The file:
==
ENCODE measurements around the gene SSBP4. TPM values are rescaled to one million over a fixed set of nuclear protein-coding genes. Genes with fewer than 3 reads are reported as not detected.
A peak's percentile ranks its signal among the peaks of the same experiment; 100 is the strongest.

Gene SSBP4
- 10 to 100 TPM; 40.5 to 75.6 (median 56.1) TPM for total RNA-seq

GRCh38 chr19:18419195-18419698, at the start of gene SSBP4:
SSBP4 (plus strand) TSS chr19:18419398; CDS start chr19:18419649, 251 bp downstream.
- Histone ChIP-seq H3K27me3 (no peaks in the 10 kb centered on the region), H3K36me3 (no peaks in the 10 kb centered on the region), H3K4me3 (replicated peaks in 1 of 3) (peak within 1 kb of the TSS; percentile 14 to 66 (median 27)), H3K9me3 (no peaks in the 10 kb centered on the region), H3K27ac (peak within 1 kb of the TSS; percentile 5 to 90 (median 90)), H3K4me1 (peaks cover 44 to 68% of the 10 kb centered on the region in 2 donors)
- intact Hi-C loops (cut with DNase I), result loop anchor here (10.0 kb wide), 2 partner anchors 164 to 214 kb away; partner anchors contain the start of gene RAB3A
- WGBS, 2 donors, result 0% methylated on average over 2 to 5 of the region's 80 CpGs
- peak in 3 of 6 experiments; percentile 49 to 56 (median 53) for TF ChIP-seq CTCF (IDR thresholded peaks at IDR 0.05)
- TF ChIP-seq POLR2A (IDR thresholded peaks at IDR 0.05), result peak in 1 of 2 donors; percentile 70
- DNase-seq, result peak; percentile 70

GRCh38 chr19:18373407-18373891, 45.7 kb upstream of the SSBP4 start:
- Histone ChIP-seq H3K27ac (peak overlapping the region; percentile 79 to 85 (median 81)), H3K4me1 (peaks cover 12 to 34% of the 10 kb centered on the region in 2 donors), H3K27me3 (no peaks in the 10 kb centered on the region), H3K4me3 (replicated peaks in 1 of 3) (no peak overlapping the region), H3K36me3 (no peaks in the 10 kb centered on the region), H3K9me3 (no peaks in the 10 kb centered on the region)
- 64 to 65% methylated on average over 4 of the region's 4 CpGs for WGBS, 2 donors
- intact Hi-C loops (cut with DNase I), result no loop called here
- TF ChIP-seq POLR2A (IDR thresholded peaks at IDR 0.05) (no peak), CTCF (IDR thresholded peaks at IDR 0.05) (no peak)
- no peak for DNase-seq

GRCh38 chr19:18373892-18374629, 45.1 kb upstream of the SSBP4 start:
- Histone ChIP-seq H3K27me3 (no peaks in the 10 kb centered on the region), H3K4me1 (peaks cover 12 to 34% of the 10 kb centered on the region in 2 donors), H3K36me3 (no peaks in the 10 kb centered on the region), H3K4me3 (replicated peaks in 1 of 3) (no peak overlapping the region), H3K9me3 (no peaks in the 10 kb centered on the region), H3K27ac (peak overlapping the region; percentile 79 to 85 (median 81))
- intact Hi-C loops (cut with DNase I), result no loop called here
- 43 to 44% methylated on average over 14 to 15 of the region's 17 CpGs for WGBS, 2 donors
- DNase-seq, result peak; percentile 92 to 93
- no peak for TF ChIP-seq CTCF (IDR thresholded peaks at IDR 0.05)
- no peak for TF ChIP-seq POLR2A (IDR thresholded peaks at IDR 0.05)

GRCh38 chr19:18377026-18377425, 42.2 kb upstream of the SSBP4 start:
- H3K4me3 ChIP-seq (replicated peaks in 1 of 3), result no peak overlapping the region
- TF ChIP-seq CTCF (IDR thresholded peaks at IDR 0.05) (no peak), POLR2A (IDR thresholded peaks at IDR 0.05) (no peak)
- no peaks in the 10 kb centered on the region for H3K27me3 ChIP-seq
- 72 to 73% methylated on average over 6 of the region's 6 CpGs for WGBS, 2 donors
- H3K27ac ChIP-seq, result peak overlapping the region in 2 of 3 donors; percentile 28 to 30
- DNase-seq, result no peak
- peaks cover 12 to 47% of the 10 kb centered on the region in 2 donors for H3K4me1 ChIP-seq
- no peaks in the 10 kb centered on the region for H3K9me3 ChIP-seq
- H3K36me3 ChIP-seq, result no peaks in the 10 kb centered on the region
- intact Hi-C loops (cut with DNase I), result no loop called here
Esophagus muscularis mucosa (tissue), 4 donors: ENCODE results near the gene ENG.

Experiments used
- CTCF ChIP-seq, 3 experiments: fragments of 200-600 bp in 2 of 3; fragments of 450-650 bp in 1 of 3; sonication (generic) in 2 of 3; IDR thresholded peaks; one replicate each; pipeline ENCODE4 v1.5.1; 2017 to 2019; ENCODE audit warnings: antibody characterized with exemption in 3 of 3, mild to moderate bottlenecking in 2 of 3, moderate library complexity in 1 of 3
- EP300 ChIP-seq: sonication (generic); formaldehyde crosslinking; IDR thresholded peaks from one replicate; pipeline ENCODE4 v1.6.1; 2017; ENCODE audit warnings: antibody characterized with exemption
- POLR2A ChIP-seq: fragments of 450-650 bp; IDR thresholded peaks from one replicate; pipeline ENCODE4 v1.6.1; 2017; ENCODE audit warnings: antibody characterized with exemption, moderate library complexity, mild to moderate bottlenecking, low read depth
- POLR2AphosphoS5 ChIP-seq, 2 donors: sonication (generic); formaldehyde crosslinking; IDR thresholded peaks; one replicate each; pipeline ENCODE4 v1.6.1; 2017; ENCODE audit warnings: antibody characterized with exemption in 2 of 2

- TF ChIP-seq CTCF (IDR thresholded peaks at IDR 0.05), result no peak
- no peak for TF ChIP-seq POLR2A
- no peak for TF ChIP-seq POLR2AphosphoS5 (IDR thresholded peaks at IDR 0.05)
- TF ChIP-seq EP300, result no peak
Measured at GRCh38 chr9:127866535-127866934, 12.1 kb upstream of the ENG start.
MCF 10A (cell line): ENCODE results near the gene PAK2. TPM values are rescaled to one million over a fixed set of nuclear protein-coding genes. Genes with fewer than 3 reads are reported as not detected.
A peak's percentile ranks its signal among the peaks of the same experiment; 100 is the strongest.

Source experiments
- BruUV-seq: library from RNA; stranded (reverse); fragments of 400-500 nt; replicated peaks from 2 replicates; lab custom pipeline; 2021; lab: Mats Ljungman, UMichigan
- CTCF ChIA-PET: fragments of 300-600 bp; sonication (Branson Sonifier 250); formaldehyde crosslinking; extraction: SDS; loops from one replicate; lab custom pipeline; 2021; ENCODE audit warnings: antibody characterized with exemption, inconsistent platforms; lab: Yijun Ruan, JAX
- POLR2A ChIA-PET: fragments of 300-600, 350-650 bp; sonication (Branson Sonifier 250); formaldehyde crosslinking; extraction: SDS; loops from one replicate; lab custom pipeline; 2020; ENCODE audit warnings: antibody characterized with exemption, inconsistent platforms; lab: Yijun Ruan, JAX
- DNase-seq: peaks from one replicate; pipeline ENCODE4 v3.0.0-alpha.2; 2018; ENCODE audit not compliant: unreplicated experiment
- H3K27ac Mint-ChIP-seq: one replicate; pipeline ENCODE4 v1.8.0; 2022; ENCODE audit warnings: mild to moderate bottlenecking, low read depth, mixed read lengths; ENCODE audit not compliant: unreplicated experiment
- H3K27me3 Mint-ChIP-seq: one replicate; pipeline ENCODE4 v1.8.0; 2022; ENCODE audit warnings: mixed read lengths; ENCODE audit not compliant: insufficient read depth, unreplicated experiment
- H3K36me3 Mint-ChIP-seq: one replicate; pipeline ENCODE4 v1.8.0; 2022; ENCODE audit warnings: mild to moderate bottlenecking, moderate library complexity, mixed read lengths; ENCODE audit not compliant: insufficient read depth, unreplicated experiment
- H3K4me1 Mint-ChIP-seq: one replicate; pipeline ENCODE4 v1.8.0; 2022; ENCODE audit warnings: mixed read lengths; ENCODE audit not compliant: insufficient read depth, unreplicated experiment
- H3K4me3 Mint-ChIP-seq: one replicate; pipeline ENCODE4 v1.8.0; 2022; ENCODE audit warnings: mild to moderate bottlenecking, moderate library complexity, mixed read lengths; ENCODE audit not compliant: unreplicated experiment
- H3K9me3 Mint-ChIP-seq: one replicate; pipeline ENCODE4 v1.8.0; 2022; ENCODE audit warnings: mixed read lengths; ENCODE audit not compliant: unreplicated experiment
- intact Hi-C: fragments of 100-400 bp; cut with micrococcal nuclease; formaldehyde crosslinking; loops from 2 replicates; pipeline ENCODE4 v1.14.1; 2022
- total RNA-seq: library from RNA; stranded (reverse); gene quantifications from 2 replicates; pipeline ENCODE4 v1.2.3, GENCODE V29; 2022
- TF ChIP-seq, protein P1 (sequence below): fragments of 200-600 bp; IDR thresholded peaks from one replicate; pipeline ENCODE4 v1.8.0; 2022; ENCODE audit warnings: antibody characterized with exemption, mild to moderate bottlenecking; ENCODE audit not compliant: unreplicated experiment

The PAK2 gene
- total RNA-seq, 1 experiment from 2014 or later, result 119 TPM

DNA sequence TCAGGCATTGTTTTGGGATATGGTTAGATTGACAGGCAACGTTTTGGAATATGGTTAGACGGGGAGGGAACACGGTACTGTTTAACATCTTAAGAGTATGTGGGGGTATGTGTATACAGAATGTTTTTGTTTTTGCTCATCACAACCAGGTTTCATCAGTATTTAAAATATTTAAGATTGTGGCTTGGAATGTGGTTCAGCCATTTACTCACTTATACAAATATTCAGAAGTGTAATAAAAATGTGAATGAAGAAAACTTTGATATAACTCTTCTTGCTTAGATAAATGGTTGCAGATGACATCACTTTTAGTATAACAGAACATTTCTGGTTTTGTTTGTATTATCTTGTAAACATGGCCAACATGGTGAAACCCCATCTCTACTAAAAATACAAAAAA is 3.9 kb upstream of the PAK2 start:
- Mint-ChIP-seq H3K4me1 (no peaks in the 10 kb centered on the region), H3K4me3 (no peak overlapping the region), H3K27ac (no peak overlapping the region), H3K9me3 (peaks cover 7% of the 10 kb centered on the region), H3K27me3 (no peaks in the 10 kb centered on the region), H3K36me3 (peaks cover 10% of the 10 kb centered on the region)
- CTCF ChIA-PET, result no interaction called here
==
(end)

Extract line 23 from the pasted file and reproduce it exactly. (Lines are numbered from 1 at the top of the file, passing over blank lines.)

- DNase-seq, result peak; percentile 92 to 93